Nor were they alone as the series of picture postcards issued sometime after the May 1915 raid testifies.
I have seen four postcards which show the shop, some of the damage, a group of bystanders and four policemen holding up the remains of the bomb cases.
I suppose given the absence of the wireless, and television and the infancy of the film industry, picture postcards were the most immediate way of telling the story, with the added advantage that they could be sent all over the country and beyond.
By contrast these crested pieces of porcelain cost more and would never have the same visual impact as the cards.
They were produced in their thousands from identical moulds with just the application of a transfer coat of arms and a name to mark them out as Ramsgate, rather than London, Blackpool or Great Yarmouth.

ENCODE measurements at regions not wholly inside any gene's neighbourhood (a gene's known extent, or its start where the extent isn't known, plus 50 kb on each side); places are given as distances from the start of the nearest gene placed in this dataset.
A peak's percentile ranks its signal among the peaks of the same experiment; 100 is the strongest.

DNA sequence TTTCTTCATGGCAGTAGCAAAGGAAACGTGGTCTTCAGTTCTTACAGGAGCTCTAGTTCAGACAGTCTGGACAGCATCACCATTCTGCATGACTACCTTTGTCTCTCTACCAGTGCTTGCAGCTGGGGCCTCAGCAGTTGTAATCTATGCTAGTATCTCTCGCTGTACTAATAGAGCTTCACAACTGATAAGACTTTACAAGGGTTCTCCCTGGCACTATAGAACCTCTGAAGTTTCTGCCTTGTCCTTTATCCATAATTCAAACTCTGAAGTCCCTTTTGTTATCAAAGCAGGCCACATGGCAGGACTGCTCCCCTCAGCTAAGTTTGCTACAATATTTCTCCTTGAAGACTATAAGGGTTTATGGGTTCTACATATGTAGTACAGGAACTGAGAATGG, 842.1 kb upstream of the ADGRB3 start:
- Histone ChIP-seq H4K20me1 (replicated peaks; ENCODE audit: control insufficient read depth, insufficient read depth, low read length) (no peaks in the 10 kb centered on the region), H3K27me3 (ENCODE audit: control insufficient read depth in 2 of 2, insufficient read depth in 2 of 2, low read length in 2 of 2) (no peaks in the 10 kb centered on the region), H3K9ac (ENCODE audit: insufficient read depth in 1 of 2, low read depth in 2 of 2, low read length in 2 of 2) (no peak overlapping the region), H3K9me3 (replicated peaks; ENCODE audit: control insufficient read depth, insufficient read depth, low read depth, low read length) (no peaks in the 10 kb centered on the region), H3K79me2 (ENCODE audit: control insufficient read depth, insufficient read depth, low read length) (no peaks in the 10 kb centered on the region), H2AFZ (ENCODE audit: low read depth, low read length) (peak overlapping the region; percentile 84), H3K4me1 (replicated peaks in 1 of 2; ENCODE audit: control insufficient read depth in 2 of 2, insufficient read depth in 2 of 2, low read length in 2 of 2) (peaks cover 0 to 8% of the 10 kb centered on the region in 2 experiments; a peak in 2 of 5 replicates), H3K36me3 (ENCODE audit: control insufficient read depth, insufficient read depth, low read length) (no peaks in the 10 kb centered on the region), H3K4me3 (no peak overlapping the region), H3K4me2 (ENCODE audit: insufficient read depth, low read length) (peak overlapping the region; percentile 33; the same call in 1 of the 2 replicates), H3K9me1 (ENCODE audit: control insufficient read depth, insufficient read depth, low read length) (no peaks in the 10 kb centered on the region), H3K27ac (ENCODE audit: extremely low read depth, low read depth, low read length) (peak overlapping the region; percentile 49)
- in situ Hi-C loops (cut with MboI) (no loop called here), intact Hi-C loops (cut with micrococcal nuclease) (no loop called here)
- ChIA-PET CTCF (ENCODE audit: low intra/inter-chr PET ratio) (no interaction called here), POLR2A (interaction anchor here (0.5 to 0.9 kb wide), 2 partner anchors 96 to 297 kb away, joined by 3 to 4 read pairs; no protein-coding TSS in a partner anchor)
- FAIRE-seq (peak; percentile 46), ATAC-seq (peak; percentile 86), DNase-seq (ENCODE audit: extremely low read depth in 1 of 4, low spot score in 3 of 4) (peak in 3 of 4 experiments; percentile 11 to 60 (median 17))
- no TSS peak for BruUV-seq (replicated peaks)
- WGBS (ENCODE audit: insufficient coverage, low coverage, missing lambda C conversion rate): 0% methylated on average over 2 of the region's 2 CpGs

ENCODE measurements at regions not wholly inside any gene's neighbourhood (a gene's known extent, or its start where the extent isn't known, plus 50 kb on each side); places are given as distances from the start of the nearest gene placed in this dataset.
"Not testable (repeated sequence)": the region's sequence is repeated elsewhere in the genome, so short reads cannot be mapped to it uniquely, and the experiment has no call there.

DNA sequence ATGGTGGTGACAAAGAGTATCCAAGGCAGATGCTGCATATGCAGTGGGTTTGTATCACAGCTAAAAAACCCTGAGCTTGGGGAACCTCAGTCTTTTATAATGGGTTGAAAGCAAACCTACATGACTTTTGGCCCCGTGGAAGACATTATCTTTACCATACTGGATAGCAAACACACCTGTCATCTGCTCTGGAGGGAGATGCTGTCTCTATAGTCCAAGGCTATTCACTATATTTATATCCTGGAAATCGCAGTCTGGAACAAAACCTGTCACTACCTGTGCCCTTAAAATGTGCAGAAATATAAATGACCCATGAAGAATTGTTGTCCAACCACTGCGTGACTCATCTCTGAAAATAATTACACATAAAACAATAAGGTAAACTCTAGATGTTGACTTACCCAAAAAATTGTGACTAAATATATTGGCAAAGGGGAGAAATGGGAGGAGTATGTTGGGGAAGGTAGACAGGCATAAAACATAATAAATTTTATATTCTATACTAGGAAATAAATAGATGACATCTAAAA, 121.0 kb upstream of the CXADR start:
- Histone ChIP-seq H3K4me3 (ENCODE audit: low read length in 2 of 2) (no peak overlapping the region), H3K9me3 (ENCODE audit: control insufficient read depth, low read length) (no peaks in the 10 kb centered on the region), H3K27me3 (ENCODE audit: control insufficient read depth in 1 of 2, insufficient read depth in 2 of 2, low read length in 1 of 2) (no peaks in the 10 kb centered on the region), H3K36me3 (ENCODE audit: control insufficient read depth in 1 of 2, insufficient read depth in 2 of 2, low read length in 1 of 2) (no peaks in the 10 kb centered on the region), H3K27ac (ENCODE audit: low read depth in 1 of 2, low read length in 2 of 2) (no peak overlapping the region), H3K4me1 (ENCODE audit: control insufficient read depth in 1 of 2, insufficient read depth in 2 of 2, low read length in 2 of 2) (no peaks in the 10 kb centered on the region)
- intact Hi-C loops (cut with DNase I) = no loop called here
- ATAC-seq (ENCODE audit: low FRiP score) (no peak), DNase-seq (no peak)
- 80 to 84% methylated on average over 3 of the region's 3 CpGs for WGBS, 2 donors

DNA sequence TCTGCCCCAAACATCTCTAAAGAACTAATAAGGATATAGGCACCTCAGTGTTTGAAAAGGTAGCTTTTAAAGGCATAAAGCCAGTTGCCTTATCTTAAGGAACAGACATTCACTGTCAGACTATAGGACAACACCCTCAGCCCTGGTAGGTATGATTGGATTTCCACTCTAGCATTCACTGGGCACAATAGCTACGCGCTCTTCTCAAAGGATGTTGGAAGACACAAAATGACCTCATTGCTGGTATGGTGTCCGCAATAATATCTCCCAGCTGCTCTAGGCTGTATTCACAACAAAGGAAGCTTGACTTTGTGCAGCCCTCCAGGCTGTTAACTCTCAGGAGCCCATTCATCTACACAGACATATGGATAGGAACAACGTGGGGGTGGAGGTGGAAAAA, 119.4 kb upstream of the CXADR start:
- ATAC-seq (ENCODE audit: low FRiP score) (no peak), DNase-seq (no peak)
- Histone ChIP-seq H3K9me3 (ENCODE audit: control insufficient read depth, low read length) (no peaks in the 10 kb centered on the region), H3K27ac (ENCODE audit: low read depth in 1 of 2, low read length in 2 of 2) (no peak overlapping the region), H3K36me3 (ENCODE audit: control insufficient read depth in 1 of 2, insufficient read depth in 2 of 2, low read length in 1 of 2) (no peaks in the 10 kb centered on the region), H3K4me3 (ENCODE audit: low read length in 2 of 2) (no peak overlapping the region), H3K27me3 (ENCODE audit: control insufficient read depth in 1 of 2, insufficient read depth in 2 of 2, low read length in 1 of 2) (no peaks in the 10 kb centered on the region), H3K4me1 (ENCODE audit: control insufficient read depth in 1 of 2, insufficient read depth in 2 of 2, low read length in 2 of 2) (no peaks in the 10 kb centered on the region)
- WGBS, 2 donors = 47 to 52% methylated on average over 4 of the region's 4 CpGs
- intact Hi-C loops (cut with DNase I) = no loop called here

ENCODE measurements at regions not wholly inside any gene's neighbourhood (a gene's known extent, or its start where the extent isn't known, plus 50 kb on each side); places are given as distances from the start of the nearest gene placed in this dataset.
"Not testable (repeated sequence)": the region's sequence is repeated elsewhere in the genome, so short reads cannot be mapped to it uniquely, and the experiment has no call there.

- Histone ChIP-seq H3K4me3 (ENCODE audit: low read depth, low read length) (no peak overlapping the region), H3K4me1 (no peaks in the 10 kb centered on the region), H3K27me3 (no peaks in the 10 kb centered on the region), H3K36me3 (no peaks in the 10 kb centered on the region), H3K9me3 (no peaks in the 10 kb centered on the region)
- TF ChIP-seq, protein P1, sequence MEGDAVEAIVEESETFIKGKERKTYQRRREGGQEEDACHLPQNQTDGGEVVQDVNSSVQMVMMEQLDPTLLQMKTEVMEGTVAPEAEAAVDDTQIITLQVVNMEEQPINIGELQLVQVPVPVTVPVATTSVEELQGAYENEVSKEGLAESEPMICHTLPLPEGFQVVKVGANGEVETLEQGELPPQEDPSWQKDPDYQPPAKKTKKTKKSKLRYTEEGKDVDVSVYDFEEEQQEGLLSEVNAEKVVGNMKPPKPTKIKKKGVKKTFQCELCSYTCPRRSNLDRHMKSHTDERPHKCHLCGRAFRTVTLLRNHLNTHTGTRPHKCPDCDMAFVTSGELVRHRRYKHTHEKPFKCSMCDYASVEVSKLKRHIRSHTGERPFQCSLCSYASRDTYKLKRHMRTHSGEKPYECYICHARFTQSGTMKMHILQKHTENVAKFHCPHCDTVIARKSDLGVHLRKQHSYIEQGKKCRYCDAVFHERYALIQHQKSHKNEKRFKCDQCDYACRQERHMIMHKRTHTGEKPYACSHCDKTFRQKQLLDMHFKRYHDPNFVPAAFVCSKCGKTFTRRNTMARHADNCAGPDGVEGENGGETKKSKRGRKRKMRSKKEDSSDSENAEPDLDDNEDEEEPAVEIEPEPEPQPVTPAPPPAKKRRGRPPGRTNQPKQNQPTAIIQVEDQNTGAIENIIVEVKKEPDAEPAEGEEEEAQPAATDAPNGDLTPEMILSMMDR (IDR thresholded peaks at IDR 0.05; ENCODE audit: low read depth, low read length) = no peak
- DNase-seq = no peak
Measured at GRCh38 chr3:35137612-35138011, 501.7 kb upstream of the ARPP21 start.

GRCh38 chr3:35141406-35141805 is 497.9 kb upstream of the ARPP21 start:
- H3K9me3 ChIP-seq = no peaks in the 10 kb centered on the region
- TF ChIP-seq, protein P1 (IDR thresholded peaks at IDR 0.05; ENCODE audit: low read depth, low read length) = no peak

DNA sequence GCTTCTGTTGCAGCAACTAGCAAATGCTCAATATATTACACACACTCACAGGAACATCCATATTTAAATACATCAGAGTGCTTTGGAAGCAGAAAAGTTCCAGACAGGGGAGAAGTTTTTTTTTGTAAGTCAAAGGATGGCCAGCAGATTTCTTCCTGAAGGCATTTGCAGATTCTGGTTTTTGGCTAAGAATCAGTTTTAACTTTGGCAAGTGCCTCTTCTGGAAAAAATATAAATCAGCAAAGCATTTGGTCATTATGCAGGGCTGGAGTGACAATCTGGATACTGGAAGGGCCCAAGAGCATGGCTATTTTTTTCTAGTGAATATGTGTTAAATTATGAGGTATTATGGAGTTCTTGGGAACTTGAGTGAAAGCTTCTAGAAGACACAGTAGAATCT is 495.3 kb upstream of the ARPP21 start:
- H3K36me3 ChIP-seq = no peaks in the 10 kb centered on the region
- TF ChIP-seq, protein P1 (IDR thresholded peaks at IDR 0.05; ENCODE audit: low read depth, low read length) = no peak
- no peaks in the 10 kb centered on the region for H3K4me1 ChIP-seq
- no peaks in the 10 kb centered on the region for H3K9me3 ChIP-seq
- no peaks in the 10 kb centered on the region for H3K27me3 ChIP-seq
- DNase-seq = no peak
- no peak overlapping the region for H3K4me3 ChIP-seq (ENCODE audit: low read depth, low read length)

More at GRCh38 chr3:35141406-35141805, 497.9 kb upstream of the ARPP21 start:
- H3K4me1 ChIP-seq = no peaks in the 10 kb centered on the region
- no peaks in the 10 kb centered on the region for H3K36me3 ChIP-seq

All of which made these bits of unremarkable china something very special.
I would like to have shown the picture postcards, but they may remain copyright, because although the original copyright will have long ago expired, there may be issues with the four examples I have seen which are the property of an individual.
Pictures; crested porcelain circa 1917, from the collection of David Harrop